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Adult Vaccines & Immunisations


We routinely provide the below vaccines for adults (click here for more information):

  • Flu

  • Pneumococcal Disease

  • Hepatitis B

  • HPV for people with HIV and MSM

  • Mumps

  • Rubella

  • Whooping Cough (Pertussis)

Contact reception to make an appointment with the nurse for vaccination or follow specific booking information below if available. 

Flu Vaccine

Flu (also known as influenza) is a highly infectious illness caused by the flu virus. It spreads rapidly through small droplets coughed or sneezed into the air by an infected person.   For most people, flu is unpleasant but not serious. You will usually recover within a week.


Studies have shown that flu vaccines provide effective protection against the flu, although protection may not be complete and may vary between people. Protection from the vaccine gradually decreases and flu strains change over time. Therefore, new vaccines are made each year and people at risk of flu are encouraged to be vaccinated every year.

At-Risk Groups

The flu vaccination is offered to people in at-risk groups. These people are at greater risk of developing serious complications if they catch flu, such as pregnant women and elderly people.

We strongly recommend people in at-risk groups to get the flu vaccine:

  • People aged 65 years and over

  • Pregnant women

  • People (adults and children) with long-term medical conditions such as diabetes, cardiovascular disease, liver, kidney disease, cancer, chronic lung disease including COPD, asthma or neurological diseases

  • People whose immune system is impaired due to disease or treatment including cancer patients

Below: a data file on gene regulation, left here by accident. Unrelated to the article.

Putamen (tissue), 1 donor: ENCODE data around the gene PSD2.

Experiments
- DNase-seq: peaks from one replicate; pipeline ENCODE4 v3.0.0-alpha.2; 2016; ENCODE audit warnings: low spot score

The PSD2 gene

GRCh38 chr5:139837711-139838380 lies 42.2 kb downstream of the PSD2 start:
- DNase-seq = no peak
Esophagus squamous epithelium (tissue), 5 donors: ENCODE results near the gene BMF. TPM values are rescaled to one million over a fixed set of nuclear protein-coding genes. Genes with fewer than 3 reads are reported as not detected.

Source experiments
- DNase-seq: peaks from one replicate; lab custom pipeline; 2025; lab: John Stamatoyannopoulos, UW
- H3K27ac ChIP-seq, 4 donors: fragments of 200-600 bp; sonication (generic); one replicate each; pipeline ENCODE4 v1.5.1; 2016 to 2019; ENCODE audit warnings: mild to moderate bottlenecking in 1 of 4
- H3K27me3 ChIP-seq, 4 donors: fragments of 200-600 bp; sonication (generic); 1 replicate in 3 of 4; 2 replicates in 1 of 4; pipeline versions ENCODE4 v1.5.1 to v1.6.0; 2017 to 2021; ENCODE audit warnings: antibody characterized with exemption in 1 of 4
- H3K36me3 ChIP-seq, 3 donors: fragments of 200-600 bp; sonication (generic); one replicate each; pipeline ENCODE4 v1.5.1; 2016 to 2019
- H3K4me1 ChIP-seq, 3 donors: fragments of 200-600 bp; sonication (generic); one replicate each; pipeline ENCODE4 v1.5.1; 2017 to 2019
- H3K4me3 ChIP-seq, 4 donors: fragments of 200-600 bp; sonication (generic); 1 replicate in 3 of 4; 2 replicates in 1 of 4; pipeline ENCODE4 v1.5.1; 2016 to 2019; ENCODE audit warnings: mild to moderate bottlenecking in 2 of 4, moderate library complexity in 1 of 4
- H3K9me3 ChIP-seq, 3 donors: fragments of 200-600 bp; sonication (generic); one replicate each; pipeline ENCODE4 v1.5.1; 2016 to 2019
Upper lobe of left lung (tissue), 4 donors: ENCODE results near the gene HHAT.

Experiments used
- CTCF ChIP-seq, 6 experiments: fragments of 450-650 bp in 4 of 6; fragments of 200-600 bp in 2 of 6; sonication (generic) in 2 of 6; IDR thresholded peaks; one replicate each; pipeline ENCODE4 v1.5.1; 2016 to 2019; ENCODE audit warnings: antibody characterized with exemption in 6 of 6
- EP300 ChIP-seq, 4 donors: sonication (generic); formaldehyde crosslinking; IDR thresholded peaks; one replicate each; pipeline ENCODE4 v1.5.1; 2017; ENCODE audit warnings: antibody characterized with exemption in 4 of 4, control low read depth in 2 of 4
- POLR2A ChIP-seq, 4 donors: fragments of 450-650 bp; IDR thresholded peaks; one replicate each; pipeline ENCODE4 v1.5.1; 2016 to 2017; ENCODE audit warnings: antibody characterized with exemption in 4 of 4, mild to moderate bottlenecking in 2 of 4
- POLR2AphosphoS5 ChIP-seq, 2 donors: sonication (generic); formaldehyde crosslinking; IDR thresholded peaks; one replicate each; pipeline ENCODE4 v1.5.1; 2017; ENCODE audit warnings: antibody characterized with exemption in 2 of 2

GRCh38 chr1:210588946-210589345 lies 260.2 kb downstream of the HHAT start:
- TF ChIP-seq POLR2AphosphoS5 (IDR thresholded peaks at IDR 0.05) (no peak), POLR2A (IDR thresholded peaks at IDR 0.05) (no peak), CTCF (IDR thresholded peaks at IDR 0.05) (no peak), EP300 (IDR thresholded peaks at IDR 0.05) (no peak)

• Persons who are obese who have a body mass index (BMI) of over 40

  • People with Down syndrome

  • Residents of nursing homes and other long-stay institutions

  • Healthcare workers

  • Carers and household contacts of people at medical risk of the complications of flu* (only household contacts or carers of people who have an underlying chronic health condition or have Down syndrome are eligible to receive an influenza vaccine. A carer is described as someone who is providing an ongoing significant level of care to a person who is in need of care in the home due to illness or disability or frailty.)

  • People with regular close contact with poultry, water fowl or pigs


*Please note: household contacts of people aged 65 years and older (who do not also have a chronic health condition), of pregnant women, of children aged 2-17 years or of healthcare workers/carers cannot avail of the HSE season influenza vaccine provided free to all those in high risk groups and have to the source the flu vaccine privately.


You should not  get the flu vaccine if you have had a severe allergic (anaphylaxis) reaction to a previous dose or any part of the vaccine. Don’t get the flu vaccine if you are taking medicines called combination checkpoint inhibitors (e.g. ipilimumab plus nivolumab).


Vaccination should be re-scheduled if you have an acute illness with a temperature greater than 38°C.

For information on the children's flu vaccine, see Childhood Care & Immunisations.

Useful Links on Flu Vaccines

Pneumococcal Vaccine

Pneumococcal disease is a very serious disease. It is a major cause of illness and death, particularly amongst the very young. Those with the following conditions should be vaccinated with PPV23.

Everybody aged 65 years and over and everybody aged 2 years and over with ;

  • Diabetes

  • Chronic lung, heart, liver, or kidney disease

  • Chronic neurological disease

  • Children aged over 2 years and under 5 years of age with a history of invasive pneumococcal disease

  • Coeliac disease

  • Down Syndrome

  • Cochlear implants or are about to get cochlear implants

  • Immune deficiency because of a disease or treatment, including cancer patients

  • HIV infection

  • Absent spleen or a non-functioning spleen

  • CSF leaks, either congenital or complicating skull fractures or neurosurgery

  • Intracranial shunt.


PPV23 vaccination is not recommended for healthy children and adults as they are at low risk of pneumococcal disease​

This content of this page (and links to other sites) is for general information purposes only and does not substitute medical advice. While we endeavour to keep this website up-to-date, errors may occur. We advise all patients to discuss their health concerns with their GP. If you would like to suggest amendments or highlight new information that could be useful to others please don’t hesitate to get in touch.

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